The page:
I asked the owl why does she screech at this particular time. The moment isn’t special, just special to her. It’s her moment. She sharpens her best knife and it glints in the moonlight.
I ask the mynahs why they all gather in this tree at dusk and tell their stories of the day. It’s not special, just special to them. It’s their tree. They pick out their most colorful marbles and knock them all against each other.
The plover’s handkerchief is embroidered with heather and frost.
The owl’s knife handle is carved in the shape of silence.
The mynah’s marbles are agates cut out of an ancient cathedral, where thick cloth covers the hard cold stone pews.
The sunlight comes into the stained glass windows there from the south, the colors of Easter eggs.
The basket full of spring blossoms is loose, they fall through the holes in the weave and spill over, like a crowded bird bath.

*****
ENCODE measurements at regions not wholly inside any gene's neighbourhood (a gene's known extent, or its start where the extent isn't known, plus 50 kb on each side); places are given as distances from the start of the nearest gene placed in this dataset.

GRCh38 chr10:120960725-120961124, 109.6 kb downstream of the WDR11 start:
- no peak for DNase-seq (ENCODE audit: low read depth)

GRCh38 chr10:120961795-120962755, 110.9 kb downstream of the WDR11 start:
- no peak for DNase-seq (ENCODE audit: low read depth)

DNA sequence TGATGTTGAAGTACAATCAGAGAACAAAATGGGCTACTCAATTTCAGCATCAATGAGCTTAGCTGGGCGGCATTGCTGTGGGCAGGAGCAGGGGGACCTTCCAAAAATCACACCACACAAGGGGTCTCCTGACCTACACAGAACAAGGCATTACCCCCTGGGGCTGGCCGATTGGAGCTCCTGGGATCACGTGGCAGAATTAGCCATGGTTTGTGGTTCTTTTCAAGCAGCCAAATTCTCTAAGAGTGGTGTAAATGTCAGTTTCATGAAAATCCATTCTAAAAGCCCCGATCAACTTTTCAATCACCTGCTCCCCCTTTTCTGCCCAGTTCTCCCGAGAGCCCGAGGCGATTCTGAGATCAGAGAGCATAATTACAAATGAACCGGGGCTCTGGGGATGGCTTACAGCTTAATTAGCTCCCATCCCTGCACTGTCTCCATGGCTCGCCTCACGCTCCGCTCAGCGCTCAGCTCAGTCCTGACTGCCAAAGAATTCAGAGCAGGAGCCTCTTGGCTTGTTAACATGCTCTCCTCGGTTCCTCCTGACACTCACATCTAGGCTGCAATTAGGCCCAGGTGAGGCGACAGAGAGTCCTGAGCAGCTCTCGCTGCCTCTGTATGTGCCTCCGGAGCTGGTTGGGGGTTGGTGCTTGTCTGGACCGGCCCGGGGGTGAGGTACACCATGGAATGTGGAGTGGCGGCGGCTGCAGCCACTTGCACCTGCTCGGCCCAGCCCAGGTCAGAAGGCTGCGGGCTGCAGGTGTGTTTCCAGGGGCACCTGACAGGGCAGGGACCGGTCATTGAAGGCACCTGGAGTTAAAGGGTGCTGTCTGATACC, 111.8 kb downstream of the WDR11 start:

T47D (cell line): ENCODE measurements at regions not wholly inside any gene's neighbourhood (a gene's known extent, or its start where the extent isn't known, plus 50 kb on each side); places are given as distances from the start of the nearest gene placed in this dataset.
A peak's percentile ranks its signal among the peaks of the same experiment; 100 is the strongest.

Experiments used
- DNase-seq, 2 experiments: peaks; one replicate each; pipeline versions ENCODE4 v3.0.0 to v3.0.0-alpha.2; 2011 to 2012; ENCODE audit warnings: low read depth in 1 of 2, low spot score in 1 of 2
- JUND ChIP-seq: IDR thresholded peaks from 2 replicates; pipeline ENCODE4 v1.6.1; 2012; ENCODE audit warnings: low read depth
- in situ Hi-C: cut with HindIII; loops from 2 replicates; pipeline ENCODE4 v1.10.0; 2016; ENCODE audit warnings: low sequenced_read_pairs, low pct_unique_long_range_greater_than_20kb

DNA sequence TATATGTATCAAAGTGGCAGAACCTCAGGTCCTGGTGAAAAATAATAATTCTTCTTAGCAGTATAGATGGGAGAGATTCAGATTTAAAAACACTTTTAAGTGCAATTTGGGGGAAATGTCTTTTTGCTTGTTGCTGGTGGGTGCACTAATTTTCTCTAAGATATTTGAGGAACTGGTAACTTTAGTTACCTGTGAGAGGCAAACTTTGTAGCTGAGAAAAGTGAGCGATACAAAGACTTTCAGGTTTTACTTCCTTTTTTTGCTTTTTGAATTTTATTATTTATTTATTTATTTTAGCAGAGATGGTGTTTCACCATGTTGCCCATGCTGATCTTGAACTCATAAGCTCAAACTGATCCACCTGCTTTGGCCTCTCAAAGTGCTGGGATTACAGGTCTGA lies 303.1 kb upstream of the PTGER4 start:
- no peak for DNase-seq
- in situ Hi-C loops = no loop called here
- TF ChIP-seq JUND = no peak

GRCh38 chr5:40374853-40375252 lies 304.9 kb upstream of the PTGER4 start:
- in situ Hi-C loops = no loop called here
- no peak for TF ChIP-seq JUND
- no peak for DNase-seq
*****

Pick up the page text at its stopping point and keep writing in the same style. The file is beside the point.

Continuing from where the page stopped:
The flowers have dew or misty rain on their fresh petals, their fragrance permeates under the feathers.
The plover says, I wipe away your tears and dry them in the bright sun.
The owl says, I cut away your fears and hide them in the night sky.
The mynahs say, we play because we can.
Three coins twirl and sparkle down, and fall in three unbroken lines of heaven.
They tell the fortune of long distance travelers and give guidance for decisions yet unmade.
Several unspoken things remain behind, and rest their heads on downy pillows.
The evening is still, a bass beat drifts in from the distance with muffled sounds of celebration: a birthday, a wedding, a funeral.
The plover says it is so far away.
The owl says they should be quiet now.
The mynahs want to go.
Colorful socks were once given by the sister far away.
Perhaps drawing a warm bath would relieve the cold toes.
Or a cup of tea with herbs her daughter wildcrafted.
Yet the socks are folded in the drawer, the tub is empty, and the herbs still grow.
The plover says it’s time to go.
The owl says it’s here to stay.
The mynahs just laugh and tell their stories of the day.